Govt is Spending $10 Billion on Debt Payments: Ministry of Finance

The federal cabinet has been informed by the Ministry of Finance (MoF) that the present government is spending around $10 billion per annum for debt repayment compared to around $5.5 billion paid by the previous government.

The cabinet, which met with Prime Minister Imran Khan heading it, was given a detailed briefing about the country’s debt and their repayment during the fiscal years 2018, 2019, and 2020.

The meeting was informed that as the present government inherited a debt of Rs. 3 trillion, it had to take more loans for debt servicing and to save the country from default.

The cabinet was told that the present government had received $24 billion as foreign loans including the $2 billion taken during the interim government. It was informed that during the fiscal year 2019, the public debt registered an increase of Rs. 770 billion, mainly due to the restoration of the true value of the rupee.

The cabinet was told that the public exchequer had a hit of Rs. 100 billion in terms of revenue due to COVID-19, Rs. 210 billion were utilized in the repayment of previous governments’ debt, whereas Rs. 100 billion were reserved by the government as a cash buffer.

With an increase in public debt declining to Rs. 350 billion in 2020, the primary deficit decreased from Rs. 150 billion in 2019 to Rs. 100 billion in 2020. The cabinet was told that for the first time in the last 12 years, the primary surplus until March 2020 was Rs. 20 billion, before affected by COVID-19.

The meeting was told that the government had taken various measures during the last two years including securing a decline in primary deficit, stabilizing the exchange rate, improving the quality and nature of the domestic debt, improving the nature of the foreign debt, and introducing new products and other measures regarding loans.

The cabinet was told that the present government is focusing on the augmentation of the country’s exports and foreign exchange reserves.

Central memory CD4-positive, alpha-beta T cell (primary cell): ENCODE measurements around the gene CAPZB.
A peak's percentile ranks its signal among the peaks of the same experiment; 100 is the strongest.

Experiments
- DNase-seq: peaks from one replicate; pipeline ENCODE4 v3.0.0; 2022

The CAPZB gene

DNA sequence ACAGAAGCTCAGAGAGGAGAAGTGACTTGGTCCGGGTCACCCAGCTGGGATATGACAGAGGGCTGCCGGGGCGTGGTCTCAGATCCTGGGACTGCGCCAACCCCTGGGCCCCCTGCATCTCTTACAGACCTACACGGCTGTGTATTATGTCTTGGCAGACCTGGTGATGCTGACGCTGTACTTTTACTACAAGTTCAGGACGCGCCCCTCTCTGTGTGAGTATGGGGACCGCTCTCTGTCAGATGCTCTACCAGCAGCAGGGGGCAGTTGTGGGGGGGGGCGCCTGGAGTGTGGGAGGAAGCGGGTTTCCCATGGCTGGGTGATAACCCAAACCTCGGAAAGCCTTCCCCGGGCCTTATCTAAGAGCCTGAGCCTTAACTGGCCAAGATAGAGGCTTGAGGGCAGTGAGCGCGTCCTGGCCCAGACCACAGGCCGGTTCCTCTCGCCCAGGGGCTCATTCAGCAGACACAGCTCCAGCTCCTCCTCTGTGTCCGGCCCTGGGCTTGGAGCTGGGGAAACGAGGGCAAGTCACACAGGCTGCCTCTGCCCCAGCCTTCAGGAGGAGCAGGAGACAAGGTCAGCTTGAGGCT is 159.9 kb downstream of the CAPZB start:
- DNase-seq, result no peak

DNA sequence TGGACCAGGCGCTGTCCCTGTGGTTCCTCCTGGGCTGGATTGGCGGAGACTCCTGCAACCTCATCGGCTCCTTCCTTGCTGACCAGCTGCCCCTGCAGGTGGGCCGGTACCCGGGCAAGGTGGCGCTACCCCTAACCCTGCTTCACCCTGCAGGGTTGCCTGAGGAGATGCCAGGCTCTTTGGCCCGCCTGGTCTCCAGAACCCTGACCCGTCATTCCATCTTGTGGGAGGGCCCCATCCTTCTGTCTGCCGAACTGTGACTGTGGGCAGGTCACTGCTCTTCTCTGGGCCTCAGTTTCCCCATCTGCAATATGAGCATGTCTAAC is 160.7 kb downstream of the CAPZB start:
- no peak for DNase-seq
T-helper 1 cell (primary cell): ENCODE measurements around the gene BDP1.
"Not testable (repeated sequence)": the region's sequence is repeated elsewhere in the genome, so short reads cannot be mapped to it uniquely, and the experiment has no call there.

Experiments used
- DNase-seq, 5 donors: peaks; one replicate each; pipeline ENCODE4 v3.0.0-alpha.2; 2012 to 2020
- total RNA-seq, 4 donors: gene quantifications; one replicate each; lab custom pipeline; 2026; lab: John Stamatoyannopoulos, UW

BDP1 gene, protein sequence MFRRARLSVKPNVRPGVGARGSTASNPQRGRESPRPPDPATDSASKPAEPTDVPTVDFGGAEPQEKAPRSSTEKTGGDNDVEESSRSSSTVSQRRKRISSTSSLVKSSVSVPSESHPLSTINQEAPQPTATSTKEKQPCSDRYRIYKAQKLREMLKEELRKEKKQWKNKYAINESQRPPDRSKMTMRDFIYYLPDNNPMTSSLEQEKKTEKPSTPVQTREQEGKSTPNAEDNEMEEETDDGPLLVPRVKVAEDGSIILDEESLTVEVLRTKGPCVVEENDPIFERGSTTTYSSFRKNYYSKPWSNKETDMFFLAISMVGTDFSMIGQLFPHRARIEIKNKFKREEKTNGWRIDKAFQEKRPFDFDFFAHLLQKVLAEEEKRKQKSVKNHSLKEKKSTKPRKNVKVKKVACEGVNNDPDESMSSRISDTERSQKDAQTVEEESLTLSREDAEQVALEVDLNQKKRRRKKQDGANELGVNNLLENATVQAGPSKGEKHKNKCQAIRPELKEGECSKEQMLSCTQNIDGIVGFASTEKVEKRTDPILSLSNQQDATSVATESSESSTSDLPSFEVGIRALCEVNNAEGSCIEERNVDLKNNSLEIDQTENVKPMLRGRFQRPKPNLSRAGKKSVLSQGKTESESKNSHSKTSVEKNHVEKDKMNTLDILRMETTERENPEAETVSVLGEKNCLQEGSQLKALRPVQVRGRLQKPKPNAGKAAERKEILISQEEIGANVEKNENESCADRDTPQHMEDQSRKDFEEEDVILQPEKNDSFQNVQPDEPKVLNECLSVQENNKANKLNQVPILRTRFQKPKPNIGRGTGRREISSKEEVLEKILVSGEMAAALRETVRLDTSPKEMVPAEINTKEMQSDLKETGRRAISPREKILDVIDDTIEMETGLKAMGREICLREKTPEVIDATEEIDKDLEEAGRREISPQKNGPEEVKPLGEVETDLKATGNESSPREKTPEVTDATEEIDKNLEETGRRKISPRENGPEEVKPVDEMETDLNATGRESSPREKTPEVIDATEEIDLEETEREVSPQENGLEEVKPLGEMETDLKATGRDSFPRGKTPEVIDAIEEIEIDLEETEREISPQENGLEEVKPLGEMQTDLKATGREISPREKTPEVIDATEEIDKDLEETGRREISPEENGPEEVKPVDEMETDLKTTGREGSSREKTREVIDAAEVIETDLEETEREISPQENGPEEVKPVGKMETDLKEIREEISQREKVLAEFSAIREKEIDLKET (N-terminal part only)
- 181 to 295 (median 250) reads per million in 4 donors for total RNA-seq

About ongoing reforms in the energy sector, especially bringing down the circular debt, the cabinet was told that if the present government had not taken various measures, the annual circular debt which was Rs. 450 billion in the fiscal year 2018, would have swelled to Rs. 853 billion and Rs. 1,610 billion in the fiscal years 2020 and 2023, respectively.

It was informed that as a result of the government’s steps, the circular debt in 2020, which was projected to be Rs. 853 billion as per previous trends, was now being estimated at Rs. 538 billion, depicting a decrease of over Rs. 300 billion.

The cabinet was further told that various measures were taken by the government, including the negotiations with Independent Power Producers (IPPs), rationalization of return on equity cover, closure of low performing power plants, improvement in the subsidy system, and some others would help save Rs. 620 billion.

The meeting was also told that there was a continued decline in terms of Transmission and Distribution (T&D) losses, which were brought down to 17.7% in 2019 and would be further reduced to 16.3% in 2023.

The cabinet was informed that the government’s negotiations with Generation Companies (GENCOs) and agreements with the IPPs will help save the public money of Rs. 100 billion and Rs. 61.6 billion, respectively, over the next three years.

It was further told that as a result of various measures, an amount of Rs. 77 billion was saved in FY 2019.



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